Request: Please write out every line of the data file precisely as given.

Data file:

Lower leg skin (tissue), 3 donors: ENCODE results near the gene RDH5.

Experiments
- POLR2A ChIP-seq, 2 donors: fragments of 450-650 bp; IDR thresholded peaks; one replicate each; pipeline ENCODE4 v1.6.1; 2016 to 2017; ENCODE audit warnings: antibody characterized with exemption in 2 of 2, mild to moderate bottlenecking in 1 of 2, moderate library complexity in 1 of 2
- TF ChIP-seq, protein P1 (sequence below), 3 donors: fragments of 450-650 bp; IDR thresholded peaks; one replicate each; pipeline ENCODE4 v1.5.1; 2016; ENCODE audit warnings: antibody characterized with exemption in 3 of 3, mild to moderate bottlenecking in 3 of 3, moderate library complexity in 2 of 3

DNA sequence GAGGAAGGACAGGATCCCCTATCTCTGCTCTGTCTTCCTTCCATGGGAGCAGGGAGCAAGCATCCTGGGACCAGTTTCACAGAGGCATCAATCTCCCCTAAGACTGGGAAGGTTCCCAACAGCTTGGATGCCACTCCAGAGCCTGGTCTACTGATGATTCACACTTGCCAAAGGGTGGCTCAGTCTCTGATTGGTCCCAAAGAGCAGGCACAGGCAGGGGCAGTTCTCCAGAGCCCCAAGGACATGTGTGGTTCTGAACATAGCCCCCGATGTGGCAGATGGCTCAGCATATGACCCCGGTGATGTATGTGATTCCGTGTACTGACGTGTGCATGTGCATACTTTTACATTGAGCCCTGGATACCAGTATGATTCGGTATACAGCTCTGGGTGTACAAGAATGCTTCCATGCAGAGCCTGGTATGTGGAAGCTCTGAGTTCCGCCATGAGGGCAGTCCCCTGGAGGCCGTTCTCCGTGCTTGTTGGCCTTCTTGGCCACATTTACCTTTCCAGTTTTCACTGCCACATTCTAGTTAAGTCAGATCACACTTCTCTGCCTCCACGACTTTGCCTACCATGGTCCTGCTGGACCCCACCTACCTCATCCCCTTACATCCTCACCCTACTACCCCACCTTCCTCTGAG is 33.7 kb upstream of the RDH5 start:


Lower leg skin (tissue), 3 donors: ENCODE results near the gene RDH5.

Experiments
- POLR2A ChIP-seq, 2 donors: fragments of 450-650 bp; IDR thresholded peaks; one replicate each; pipeline ENCODE4 v1.6.1; 2016 to 2017; ENCODE audit warnings: antibody characterized with exemption in 2 of 2, mild to moderate bottlenecking in 1 of 2, moderate library complexity in 1 of 2
- TF ChIP-seq, protein P1 (sequence below), 3 donors: fragments of 450-650 bp; IDR thresholded peaks; one replicate each; pipeline ENCODE4 v1.5.1; 2016; ENCODE audit warnings: antibody characterized with exemption in 3 of 3, mild to moderate bottlenecking in 3 of 3, moderate library complexity in 2 of 3

DNA sequence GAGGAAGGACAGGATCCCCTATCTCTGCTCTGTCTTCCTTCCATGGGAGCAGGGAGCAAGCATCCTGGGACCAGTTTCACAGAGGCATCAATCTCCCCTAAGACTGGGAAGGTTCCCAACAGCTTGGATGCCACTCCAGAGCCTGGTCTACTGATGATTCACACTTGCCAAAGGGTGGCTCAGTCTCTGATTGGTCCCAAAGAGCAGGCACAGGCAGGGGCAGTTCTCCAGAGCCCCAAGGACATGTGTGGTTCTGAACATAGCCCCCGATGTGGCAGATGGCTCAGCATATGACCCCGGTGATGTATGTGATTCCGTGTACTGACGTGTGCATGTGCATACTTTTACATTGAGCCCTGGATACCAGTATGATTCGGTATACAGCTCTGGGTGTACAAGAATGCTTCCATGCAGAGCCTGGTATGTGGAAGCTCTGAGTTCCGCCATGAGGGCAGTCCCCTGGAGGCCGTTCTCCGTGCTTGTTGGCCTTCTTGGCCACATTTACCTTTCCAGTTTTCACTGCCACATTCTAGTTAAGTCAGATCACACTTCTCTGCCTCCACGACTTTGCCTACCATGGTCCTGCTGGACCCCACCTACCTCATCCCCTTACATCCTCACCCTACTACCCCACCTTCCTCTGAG is 33.7 kb upstream of the RDH5 start: